Authors and the Readers: The Bond


Authors have a very personal relationship with readers. It’s intimate in the way a love song can produce children whoare conceived to a verse drifting in and out between a couple lulled into a moment bursting with romance (okay-okay, usually angst filled and passionate). It can bring a person to rock bottom, or bring them higher than the clouds. Same with writing, and the person behind the ink.  Their words can change a life, invoke a movement, inspire, and at the same time they can reach a silent piece of your soul the reader thought no one could ever find. 

For those reasons alone, readers feel a connection and cling to this invisible bond. So why is it that many “big” authors are so elusive? 

I can think of a few reasons.  Writers are introverted a lot of the times.  Socially awkward. Have the luxury of anonymity. Our they’ve been scared emotionally by a scene where, in Stephen King’s novel MISERY, the author is kidnapped, tortured, and forced to write a story the way a fan insists it should be written.  I admit the last reason is pretty compelling.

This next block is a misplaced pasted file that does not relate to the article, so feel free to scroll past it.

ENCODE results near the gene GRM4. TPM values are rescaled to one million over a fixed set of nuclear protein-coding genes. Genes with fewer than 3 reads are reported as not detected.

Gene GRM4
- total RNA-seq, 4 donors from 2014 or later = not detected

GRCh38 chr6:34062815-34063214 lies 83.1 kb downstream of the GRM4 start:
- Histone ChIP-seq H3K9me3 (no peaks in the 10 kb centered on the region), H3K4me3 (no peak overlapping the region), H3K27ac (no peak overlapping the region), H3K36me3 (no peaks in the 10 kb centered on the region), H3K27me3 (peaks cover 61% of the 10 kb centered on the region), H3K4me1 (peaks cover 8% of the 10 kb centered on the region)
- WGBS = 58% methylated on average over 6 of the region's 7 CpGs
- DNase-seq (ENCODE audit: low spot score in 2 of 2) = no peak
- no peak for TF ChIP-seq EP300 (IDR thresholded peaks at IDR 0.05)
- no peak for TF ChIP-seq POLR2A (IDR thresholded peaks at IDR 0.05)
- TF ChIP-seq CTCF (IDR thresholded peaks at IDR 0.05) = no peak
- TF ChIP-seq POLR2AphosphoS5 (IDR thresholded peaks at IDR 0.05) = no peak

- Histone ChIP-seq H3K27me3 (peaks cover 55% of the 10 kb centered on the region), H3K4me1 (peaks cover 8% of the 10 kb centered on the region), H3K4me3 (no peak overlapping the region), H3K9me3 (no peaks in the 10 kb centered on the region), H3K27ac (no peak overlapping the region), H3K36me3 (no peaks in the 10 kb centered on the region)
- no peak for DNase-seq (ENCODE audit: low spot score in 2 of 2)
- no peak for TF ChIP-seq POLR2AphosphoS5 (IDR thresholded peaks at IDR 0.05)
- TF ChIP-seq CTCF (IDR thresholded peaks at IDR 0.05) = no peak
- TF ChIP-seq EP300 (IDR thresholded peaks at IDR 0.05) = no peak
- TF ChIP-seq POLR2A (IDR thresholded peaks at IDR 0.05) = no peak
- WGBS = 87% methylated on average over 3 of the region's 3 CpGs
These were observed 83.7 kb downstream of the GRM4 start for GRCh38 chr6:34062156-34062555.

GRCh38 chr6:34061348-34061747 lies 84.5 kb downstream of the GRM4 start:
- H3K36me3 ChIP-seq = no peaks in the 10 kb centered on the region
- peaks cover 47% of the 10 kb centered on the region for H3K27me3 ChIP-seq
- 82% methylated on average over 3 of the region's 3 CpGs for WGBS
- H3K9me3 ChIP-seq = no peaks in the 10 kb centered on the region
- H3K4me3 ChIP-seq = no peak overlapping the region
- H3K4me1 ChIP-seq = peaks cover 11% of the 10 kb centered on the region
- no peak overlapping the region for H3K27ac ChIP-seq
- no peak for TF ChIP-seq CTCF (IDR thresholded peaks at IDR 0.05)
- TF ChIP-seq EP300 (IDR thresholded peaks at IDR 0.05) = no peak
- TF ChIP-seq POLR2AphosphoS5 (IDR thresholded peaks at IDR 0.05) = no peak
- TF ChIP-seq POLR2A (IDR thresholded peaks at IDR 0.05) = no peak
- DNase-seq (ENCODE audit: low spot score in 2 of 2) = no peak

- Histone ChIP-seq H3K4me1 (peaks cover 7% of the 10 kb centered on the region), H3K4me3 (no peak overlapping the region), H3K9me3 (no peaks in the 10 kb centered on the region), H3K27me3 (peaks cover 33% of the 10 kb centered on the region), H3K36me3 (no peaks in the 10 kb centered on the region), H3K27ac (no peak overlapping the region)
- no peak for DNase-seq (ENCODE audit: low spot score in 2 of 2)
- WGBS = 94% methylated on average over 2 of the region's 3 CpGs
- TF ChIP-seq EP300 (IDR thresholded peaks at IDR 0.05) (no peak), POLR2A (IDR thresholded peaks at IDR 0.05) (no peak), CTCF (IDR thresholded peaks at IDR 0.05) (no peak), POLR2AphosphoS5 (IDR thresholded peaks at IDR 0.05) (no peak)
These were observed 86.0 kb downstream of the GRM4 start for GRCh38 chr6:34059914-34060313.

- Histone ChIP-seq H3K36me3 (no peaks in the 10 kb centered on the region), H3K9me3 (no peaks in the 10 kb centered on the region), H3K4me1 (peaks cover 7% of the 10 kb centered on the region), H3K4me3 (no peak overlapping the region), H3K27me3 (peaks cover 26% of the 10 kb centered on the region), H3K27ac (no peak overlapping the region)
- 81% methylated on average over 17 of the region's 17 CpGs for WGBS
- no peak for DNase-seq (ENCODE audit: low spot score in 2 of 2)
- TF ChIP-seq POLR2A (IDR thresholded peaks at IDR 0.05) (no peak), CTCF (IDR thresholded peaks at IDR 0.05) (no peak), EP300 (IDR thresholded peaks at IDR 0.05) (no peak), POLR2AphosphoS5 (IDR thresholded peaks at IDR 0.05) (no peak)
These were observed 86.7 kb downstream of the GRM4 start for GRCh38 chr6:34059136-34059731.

However, indie authors have no other way to gain support unless they have a large sum of money to advertise. They do author take overs, they do guest blogs, they run their own author pages, etc.

You may think I’m complaining but actually I’m excited about this.  I mean if the Queen of the Vampires, Anne Rice,  can be on her own Facebook page engaging loving fans then I see no reason that every author cannot, or will not, do the same.

If you’re in bed with your reader, (doesn’t everyone read in bed? ) you can at least chat with them when they come in contact with you.  In this digital age of accessibility, anyone not establishing a bond with a fan/reader is missing an opportunity. Not only to create loyalty…but in creating friendship and a source of support.

Gone are the days of being aloof, and elusive. Here are the days of being genuine and inviting.  Get to know your readers. They are your primary investors,  and occupy chairs on your board.  If you lose your readers, you might as well hang up your quill.

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